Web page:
Part of Paige's Gazette past 

Ranger Rich

The people gathered in our village square last week, and they fell silent as a plume of white smoke curled from the chimney of City Hall, signifying a new Councilor had been selected, a man who would, along with the rest of City Council, lead us deeper into poverty, despair and hopelessness.

Moments later The Chosen One appeared. The believers gasped as a single thought raced through their minds: "Wow! Our new City Councilman looks just like Wayne Newton!"

Turns out it wasn't Mr. Newton, the Las Vegas lounge lizard. It was Sean Paige, a former Gazette editorial writer who has shiny white teeth and magnificent hair. But like Newton, Paige does dance and sing.

Paige's worn-out, obscure Libertarian rant has focused largely on why he hates government. Now he is government. Logically, this means Paige will now begin to hate himself. (If I were you, I wouldn't stand in front of his house when he starts tossing out the 55-gallon drums of hair gel and all the mirrors.)

I worked alongside Paige for several years during my stint at the Gazette. We never really got along, in part because even though I routinely wrote 800-word columns without using any punctuation and was always puzzled by the use of words such as "he" and "him," most people in the newsroom still thought of Paige as the dope. That really ticked him off.

But an incident in 2002 really made one of Paige's hairs almost fall out of place. It happened when a Gazette columnist — he looked a lot like me — uncovered a dirty secret. During the worst drought in Colorado history and a city watering ban, when the village had stopped watering parks and playgrounds and kids had bloody knees from playing on hard-packed dirt soccer fields, The Broadmoor quietly, in private meetings with our city-owned Utilities, demanded more water to keep its golf courses wet and green.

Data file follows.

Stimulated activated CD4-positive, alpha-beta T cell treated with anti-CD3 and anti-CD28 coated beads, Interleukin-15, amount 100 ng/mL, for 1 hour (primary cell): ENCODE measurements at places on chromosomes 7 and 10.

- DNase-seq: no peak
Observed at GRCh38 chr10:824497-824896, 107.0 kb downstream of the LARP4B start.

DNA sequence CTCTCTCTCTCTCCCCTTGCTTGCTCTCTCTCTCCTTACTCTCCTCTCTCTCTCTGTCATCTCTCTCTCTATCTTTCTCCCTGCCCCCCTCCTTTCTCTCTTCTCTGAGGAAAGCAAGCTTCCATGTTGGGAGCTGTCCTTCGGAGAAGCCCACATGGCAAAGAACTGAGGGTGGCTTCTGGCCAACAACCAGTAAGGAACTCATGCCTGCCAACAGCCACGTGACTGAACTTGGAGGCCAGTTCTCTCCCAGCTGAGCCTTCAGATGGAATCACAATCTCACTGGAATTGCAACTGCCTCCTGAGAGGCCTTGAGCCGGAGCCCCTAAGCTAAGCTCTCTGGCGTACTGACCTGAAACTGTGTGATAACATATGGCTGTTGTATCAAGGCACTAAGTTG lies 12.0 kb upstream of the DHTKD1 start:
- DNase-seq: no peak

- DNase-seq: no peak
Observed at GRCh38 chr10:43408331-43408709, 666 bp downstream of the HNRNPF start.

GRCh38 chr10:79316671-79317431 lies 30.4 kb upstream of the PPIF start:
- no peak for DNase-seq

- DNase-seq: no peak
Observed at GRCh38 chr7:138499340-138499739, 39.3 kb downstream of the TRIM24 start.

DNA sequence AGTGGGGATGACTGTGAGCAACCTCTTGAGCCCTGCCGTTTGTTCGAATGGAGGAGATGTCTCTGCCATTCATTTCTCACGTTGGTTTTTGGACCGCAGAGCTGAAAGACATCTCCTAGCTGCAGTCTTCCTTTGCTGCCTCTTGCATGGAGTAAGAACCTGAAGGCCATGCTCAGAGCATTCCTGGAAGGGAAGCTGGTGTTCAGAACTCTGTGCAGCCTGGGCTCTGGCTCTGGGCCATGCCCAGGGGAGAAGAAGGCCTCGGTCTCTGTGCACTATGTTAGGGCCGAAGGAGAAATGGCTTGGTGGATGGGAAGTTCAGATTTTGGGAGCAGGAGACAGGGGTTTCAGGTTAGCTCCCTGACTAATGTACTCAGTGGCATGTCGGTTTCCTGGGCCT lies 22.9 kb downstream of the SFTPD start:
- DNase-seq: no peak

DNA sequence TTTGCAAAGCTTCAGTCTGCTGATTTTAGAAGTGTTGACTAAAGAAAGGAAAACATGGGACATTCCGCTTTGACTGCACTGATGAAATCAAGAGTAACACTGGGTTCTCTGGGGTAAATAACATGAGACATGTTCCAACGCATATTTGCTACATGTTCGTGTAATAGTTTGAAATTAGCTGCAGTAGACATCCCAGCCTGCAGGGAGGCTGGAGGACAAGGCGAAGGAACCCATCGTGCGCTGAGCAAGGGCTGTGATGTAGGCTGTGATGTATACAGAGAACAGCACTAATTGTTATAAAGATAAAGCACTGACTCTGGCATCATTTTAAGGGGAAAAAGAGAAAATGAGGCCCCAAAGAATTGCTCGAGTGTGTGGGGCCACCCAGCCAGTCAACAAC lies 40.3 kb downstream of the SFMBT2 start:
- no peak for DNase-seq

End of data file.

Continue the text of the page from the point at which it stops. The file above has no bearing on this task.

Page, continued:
Utilities boss Phil Tollefson secretly ordered engineers to open a valve and send 200,000 gallons of water a day gushing to The Broadmoor. In all, about 3 million gallons. And not that non-potable gray water normally used on golf courses. Clean, purified drinking water. Our water. During our worst drought ever.

And instead of paying the regular rate, the secret deal allowed The Broadmoor to pay just half. A real steal.

From Tollefson, when confronted: "We did furnish potable water to their holding pond for a period of time. We sold them about 200,000 gallons a day, in that range, for a few weeks, I believe."

From Broadmoor president Steve Bartolin: "Oh, we never really had a problem with the city. They did, for a week or so, give us a little extra spillover."

Three million gallons of "spillover."

So I wrote about it. It's what newspapers used to do. The villagers were outraged. Council, which also serves as the Utilities board, hadn't heard of the sweet Broadmoor deal.

The next year, after Utilities chose not to include The Broadmoor on a requested list of the city's top water users because the resort didn't want that information released, then-Councilor Jerry Heimlicher fumed: "When government decides to keep a secret, people just assume there's something wrong. I know I do."

Here's a sampling of what the appointee to Heimlicher's seat on Council wrote about the secret water deal in not one, but two scathing 900-word defenses of The Broadmoor — Gazette editorials that were, according to a later conversation with a departing Tollefson, ordered by the resort.

"In fact," Paige wrote, "there was nothing nefarious about what transpired, as implied; it had been happening for years. But changing circumstances, and the unfortunate inclination to hunt for scapegoats in a crisis, conspired to cast The Broadmoor as a villain."

Paige was even given a quote to use by Broadmoor boss Bartolin: "We weren't asking for a deal or some kind of special treatment," he said. Right.

We talked Tuesday, and Paige offered this: "I'd only been at the Gazette and in town for a few weeks, and didn't even know what The Broadmoor was. I knew it was a big hotel. There was no pressure from anyone to defend The Broadmoor. It was my initiative entirely. ... My editorials upset a lot of people."

Anyway, that's the new guy on City Council. Maybe this time, he'll become something good for our town. In the meantime, if you see Councilman Paige on the street, congratulate him. He'll probably say thanks.

Or he might even sing a few lines from "Danke Schoen."


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